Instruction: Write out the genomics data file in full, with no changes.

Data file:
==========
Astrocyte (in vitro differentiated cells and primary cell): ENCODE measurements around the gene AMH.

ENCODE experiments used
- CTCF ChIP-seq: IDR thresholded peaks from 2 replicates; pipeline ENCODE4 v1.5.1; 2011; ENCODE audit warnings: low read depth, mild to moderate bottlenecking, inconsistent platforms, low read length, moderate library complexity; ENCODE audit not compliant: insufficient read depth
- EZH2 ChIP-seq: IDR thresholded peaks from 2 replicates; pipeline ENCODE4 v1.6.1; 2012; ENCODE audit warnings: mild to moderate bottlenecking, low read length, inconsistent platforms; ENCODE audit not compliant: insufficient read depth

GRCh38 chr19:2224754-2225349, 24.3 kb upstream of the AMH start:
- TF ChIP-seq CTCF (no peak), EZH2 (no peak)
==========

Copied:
Astrocyte (in vitro differentiated cells and primary cell): ENCODE measurements around the gene AMH.

ENCODE experiments used
- CTCF ChIP-seq: IDR thresholded peaks from 2 replicates; pipeline ENCODE4 v1.5.1; 2011; ENCODE audit warnings: low read depth, mild to moderate bottlenecking, inconsistent platforms, low read length, moderate library complexity; ENCODE audit not compliant: insufficient read depth
- EZH2 ChIP-seq: IDR thresholded peaks from 2 replicates; pipeline ENCODE4 v1.6.1; 2012; ENCODE audit warnings: mild to moderate bottlenecking, low read length, inconsistent platforms; ENCODE audit not compliant: insufficient read depth

GRCh38 chr19:2224754-2225349, 24.3 kb upstream of the AMH start:
- TF ChIP-seq CTCF (no peak), EZH2 (no peak)